Forgot to Look Both Ways

Look Right

We interrupt David’s stream of consciousness about air travel for this important message.

You know how in Britain they drive on the opposite side of the street than in the States? And how back home we always look to the left for oncoming traffic before crossing? Well, London has clearly had its fair share of befuddled Americans walking into traffic, seeing as it painted helpful suggestions on the pavement as to which way to look at almost every intersection. Earlier today, while crossing the Strand to get to the Courtald Gallery, David unfortunately missed this warning to “look right.” And with David, you can only imagine what happened. So his blog posts will still be published while we’re in London–but on a slightly delayed schedule.

P.S. David made me write this blog entry because he’s embarrassed that he’s already fallen behind on his writing. He’s absolutely, perfectly fine. He just wanted to drum up some sympathy for himself as a way of diverting you from the fact that he’s been a bad blogger. So just play along. Please? For my sake. You have no idea what it’s like being in the same room with him when he’s like this.

David Leite's signature

Comments

  1. This is hysterical. Oh, not your plight, David, but The One has done so well in your stead and I do sympathize with him. I can just imagine you. I am not laughing at you but with you. Are you laughing? I want to hear more from The One.

    1. Donna, darling, I hear your good-natured laugh. Yes, I was all fainting couches and “why-has-the-entire-city-of-London-conspired-to-get-ME” kind of thinking. (There are shades of Mitchell and Cam from “Modern Family” in our relationship to be sure.) The One is so used to my fits of over-dramatizing, he just gives me a patronizing pat on the knee and goes on reading his book. That is–until he almost got flattened by a motorcycle later that same day. Then suddenly there were two of us bemoaning the British travel system, which is older than the United States.

  2. Glad David’s OK. Thanks to The One for keeping us informed while David’s gathering his self. Hoping for a safe and fun trip for you both.

    1. Joan, all is well, thank you so much. David is 100 percent fine, except he’s having to much fun to blog. (It’s just him being dramatic.)

  3. Sure. I’ll play along. The “Mind the Gap” and “Mind Your Head” signs are quaint but helpful throughout the UK. Much of the time those signs are found in gorgeous, ancient and atmospheric castles. I love the UK and have been fortunate to visit Wales, England and Scotland several times. Driving in the UK can be chaotic. Our first time my husband had to get used to the gear shift to his left and the gears were opposite, too. Not only that but driving on tiny narrow roads between stone walls with no “ditches”, trying to avoid hitting dogs and sheep, entering roundabouts (which we love – wish we had those here) and navigating can be rather tricky. Sometimes as a passenger you just have to close your eyes and hope for the best. Now my husband is proficient driving throughout Europe, except perhaps in tiny villages with streets so narrow that at one point our mirrors on our rental car scraped buildings on BOTH SIDES at the same time (in Sicily).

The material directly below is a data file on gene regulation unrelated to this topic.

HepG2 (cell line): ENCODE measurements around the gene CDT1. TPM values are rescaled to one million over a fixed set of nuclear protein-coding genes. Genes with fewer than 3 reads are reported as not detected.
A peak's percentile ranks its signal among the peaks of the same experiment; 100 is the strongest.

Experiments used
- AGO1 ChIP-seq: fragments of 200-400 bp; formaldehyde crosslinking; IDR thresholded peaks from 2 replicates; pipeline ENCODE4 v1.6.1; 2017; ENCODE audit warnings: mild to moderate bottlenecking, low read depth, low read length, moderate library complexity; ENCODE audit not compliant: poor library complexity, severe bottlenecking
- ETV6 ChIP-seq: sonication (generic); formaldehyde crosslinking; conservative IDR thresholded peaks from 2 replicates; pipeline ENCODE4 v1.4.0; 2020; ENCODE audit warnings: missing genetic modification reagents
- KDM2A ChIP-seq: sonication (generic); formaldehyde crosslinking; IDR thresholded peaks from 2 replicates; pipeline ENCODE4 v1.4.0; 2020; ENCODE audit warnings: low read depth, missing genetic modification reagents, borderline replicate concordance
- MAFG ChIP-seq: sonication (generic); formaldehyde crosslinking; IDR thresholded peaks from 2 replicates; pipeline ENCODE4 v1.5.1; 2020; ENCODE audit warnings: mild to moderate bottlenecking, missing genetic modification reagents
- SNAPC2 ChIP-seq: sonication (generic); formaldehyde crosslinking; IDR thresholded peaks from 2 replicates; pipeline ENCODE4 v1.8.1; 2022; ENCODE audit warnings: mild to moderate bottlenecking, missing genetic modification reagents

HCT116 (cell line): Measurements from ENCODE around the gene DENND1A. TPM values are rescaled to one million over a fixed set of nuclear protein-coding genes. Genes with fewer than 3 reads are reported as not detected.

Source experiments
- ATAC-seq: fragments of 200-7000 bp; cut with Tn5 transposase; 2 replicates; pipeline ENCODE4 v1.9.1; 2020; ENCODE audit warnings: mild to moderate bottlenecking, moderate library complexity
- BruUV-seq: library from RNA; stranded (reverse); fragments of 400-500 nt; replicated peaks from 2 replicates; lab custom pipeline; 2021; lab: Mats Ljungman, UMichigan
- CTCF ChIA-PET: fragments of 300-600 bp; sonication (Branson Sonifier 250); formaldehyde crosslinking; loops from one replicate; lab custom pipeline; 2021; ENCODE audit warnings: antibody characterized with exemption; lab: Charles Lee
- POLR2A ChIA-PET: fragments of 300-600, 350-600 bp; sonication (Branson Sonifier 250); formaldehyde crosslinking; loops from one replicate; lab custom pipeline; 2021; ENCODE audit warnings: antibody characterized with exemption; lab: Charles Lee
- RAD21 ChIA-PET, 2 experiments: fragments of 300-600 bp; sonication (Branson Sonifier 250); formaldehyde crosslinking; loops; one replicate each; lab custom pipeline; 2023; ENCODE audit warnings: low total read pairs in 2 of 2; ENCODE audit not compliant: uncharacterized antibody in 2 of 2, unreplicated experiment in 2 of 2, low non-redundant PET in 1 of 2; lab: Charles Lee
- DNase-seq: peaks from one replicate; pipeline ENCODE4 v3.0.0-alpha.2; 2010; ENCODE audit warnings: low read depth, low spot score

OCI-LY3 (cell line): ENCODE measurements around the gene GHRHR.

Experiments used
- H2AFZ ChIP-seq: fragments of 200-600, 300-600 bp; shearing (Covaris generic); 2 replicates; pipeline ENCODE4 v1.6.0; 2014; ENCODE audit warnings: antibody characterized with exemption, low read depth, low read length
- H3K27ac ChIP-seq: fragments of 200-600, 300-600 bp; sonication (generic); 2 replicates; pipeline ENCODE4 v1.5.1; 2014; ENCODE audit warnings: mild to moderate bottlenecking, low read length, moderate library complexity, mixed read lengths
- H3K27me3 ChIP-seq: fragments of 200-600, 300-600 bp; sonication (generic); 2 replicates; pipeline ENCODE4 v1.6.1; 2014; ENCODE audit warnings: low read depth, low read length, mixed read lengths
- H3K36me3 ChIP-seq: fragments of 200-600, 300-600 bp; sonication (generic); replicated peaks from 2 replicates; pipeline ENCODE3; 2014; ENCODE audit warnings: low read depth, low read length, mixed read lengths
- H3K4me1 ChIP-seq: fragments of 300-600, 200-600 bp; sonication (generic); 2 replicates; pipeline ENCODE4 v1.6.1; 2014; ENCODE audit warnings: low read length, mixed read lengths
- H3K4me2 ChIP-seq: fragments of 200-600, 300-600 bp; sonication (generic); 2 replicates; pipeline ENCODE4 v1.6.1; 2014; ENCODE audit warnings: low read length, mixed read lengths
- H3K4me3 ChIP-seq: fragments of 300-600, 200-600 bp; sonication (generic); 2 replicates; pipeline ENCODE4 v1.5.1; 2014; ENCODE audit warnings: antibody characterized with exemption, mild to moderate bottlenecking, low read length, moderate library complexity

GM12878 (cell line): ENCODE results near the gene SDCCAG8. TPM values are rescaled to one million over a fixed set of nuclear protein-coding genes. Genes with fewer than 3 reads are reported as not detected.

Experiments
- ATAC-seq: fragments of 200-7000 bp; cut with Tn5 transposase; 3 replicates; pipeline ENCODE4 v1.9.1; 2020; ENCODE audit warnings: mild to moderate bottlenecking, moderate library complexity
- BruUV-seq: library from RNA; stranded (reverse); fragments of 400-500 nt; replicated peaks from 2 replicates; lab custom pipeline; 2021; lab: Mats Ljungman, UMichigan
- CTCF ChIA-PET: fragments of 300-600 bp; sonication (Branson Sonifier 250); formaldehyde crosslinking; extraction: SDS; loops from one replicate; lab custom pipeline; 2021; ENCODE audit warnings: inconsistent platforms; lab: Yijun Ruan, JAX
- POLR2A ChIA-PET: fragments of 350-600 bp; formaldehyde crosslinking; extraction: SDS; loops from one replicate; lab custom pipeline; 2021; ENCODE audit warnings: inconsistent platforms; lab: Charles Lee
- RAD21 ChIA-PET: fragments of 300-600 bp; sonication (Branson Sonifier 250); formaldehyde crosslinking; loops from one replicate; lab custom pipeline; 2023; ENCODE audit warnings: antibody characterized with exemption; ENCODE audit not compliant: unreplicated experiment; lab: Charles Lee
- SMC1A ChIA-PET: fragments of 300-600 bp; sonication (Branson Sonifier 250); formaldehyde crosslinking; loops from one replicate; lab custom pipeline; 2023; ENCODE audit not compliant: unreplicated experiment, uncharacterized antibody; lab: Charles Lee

Anyway, “Look Right” brings back fond memories of London and of travel in general. We are heading off on our own European adventure next week and are excited.

    So, David, be good and keep safe. Enjoy London.

    1. Brenda, driving in the UK! I will never do it again. I drove David and our friends Matty and Janet through England and Wales. Too many opposite-side things to keep track of. And those roundabouts? I can’t tell you how many times I went around and around trying to inch my way off to the exit! I applaud your husband.

      1. Driving in Bawstan is just as treacherous. The roundabouts & the honking horns and hand gestures! Once was enough for me. A friend who went to Harvard described Bawstan driver as “animals.” There’s no place like home…

          1. David…perhaps you need to rest a tad more. You would rather drive in Portugal than Boston? As my dear husband says, we Portuguese are very nice people, until we get behind the wheel and then think we’re all Mario Andrettis…

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